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PRI's Environmental News Magazine

Independent Nation

Air Date: Week of December 15, 2006

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The Swedish government offers many incentives for consumers who drive alternative fuel vehicles. And as Lars Bevanger of Radio Deutsche Welle reports from Stockholm, Swedes are now ahead of the pack in Europe in buying environmentally-friendly cars.

Transcript

GELLERMAN: It’s Living on Earth. I’m Bruce Gellerman. To reach its goal of oil independence by the year 2020, the Swedish government is offering drivers incentives for using alternative fuels. Fuels such as E85, a mixture of 85 percent ethanol - a renewable fuel made from crops - and 15 percent petroleum.

As Lars Bevanger of Radio Deutsche Welle reports from Stockholm, Sweden’s use of so-called biofuels is leaving drivers in other countries in the dust.

[CAR DOOR SLAMS]

BEVANGER: This is it. It looks just like a normal Saab.

OLSLON: That’s the point. It is a normal Saab and it travels like a normal Saab.

BEVANGER: Arian Olslon from Saab takes me for a drive in what looks exactly like a normal car from the Swedish carmaker. Only a tiny badge that says “bio-power” on the back gives the game away. Instead of petrol this car runs mainly on ethanol.

OLSLON: We saw this opportunity on the market and since the investment you had to do with research and development on the car for launching this version, it wasn’t such a vast sum actually. And the increase in price for the customers is also quite low actually. So, I don’t see no reason why you shouldn’t buy this version if you are considering a Saab 9-5.

[TRAFFIC SOUNDS]

BEVANGER: The sale of so-called green cars has skyrocketed here in Sweden. It’s increased by 340 percent just in the past year. If this continues, soon one in five new cars will run on environmentally friendly fuel. Other European countries are nowhere close to this development. So what is it with the Swedes? Eva Somersett works with environmental affairs for the city of Stockholm.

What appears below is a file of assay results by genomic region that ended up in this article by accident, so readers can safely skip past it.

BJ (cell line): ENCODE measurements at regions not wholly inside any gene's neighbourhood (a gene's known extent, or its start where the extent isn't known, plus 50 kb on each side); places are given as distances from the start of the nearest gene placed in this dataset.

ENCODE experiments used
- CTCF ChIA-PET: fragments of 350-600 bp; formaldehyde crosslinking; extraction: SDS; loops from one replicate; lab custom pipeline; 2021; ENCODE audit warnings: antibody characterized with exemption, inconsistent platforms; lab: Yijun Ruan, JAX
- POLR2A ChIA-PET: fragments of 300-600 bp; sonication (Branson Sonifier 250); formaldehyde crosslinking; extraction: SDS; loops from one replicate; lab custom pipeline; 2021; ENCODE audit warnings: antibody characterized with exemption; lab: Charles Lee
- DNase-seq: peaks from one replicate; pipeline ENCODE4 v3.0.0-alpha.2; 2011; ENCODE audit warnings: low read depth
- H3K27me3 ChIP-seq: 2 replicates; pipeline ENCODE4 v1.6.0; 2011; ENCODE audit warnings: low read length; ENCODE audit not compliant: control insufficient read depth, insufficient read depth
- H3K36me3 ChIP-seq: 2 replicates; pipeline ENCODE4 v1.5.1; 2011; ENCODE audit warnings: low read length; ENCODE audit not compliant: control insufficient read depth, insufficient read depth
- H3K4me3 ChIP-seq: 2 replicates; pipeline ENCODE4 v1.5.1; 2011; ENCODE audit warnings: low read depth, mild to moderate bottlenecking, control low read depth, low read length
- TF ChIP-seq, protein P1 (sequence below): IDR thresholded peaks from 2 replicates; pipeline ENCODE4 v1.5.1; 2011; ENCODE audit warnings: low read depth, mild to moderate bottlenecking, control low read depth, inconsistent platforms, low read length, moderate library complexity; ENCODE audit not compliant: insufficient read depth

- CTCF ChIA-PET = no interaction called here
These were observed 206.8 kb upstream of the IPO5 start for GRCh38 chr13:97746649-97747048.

SOMERSETT: One thing is that these vehicles are available on the market. They are here and they are working. They are exactly like a conventional vehicle. We also have economical incentives for these; no tax on clean fuels in Sweden. There’s also carrots like free parking in various cities and municipalities in Sweden.

[GAS PUMPING SOUND]

BEVANGER: The most popular alternative fuel here is the E-85; a mix of 15 percent petrol and 85 percent ethanol. Ethanol is made from renewable resources like sugar cane, wheat, or trees. Sweden’s larger filling stations are now obliged to offer this fuel by law. That’s good news for big car producers like Saab, which has invested a lot in production of ethanol cars. Arian Olslon from Saab again.

OLSLON: We have more than 500 ethanol pumps here in Sweden and along the main roads you can always find ethanol I would say.

BEVANGER: And if you can’t find ethanol, are you stuck then? You can’t go anywhere in this car?

OLSLON: Not at all. Then I just fill it up with normal petrol and drive on. That’s the beauty of it. But why should I do it? I always try to find the ethanol because it not only reduces the carbon dioxide, it also makes the car more fun to drive.

BEVANGER: With so many people turning to cleaner cars it seems this country is really serious about finding alternatives to oil. Just how serious became clear earlier this year when the then Prime Minister Goran Persson announced this to parliament.

PERSSON: (Swedish translated to English) We shall get out of our oil dependency. We shall become independent of oil, and it shall happen by the year 2020.

BEVANGER: This plan relies heavily on a massive increase in the use of alternative fuels like ethanol. But critics say there simply won’t be enough space to produce ethanol in large quantities. Steven Hinton is a Stockholm-based consultant on environmental affairs.

HINTON: The solution for mass transport, I don’t think it’s realistic. You’d have to produce ethanol and not food. We would be scouring Sweden for every single tree we could find, every field we could find, just to support this incredible energy intensive way we live.

BEVANGER: Mr. Hinton argues the only way forward is not to replace fossil fuels with alternatives but to replace our dependency on cars. Eva Somersett of the city of Stockholm disagrees.

SOMERSETT: It’s very hard to change the infrastructure in a city when they’re already there. There’s no farmer within the boarders of Stockholm so where are we going to get the food? We need to transport it in and of course we can use trains and so on to a certain extent. But I still think that in the future we will have trucks and cars. But I do believe that we will not have fossil fuels in these vehicles.

[CAR DOOR SLAMS, ENGINE STARTS]

BEVANGER: As long as ethanol cars aren’t much more expensive to buy and the fuel remains slightly cheaper than petrol the sale of such cars looks set to continue to rise here. And for now at least, most Swedes seem to worry more about the shortage of oil than a future shortage of ethanol.

GELLERMAN: Our report was produced by Lars Bevanger and comes to us from Radio Deutsche Welle.

 

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